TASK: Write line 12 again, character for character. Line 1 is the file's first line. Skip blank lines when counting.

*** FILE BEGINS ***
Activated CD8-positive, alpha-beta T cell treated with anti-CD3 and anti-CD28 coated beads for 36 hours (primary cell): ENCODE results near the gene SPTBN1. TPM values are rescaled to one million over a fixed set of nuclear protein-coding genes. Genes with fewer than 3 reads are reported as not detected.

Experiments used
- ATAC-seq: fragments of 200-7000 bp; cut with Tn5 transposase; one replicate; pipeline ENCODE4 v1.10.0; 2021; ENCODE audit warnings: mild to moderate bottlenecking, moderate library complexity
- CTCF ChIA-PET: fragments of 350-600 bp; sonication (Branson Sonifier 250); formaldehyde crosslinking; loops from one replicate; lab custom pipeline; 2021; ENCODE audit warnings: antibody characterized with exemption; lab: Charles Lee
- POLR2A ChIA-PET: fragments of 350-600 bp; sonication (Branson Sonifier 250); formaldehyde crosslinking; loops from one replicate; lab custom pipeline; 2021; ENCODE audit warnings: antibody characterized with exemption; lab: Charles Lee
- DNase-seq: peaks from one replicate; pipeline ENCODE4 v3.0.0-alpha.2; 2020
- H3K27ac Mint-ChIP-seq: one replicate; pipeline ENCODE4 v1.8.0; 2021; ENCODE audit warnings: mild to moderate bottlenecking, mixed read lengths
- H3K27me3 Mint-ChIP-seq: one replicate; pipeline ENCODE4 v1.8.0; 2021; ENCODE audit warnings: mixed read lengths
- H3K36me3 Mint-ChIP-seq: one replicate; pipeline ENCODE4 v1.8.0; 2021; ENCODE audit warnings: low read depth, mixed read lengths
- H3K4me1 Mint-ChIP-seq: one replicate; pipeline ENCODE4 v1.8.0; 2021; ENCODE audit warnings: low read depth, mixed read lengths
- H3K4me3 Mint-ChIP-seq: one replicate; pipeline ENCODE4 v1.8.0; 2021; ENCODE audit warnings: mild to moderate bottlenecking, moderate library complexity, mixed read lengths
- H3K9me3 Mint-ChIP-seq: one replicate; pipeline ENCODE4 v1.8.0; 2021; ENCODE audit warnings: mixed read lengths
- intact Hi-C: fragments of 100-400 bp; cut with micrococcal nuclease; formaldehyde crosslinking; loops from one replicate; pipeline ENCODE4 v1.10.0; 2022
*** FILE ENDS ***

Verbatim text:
- H3K9me3 Mint-ChIP-seq: one replicate; pipeline ENCODE4 v1.8.0; 2021; ENCODE audit warnings: mixed read lengths